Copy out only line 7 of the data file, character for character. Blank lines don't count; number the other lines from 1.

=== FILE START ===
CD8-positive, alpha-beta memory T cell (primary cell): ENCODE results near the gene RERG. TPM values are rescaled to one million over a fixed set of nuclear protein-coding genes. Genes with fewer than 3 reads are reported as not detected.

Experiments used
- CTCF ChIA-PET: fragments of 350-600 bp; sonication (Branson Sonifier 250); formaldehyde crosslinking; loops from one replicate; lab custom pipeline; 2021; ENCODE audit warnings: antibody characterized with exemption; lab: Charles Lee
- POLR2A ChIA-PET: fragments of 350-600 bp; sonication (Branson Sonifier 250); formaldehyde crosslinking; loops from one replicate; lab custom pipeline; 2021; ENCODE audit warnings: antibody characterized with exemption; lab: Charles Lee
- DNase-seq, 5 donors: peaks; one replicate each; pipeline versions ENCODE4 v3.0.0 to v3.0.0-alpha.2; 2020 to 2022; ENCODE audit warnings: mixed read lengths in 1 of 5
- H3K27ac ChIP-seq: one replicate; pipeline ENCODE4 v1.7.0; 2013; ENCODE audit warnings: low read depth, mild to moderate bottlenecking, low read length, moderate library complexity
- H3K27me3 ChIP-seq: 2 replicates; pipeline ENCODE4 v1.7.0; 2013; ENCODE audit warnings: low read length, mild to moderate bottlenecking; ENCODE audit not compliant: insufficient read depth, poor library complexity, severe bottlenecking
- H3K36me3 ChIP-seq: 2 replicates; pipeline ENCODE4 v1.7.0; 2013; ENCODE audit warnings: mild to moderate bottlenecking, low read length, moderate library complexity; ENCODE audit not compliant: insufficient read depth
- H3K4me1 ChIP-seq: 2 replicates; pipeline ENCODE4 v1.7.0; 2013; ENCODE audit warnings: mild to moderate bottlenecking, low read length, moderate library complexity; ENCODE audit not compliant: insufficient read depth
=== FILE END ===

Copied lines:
- H3K27me3 ChIP-seq: 2 replicates; pipeline ENCODE4 v1.7.0; 2013; ENCODE audit warnings: low read length, mild to moderate bottlenecking; ENCODE audit not compliant: insufficient read depth, poor library complexity, severe bottlenecking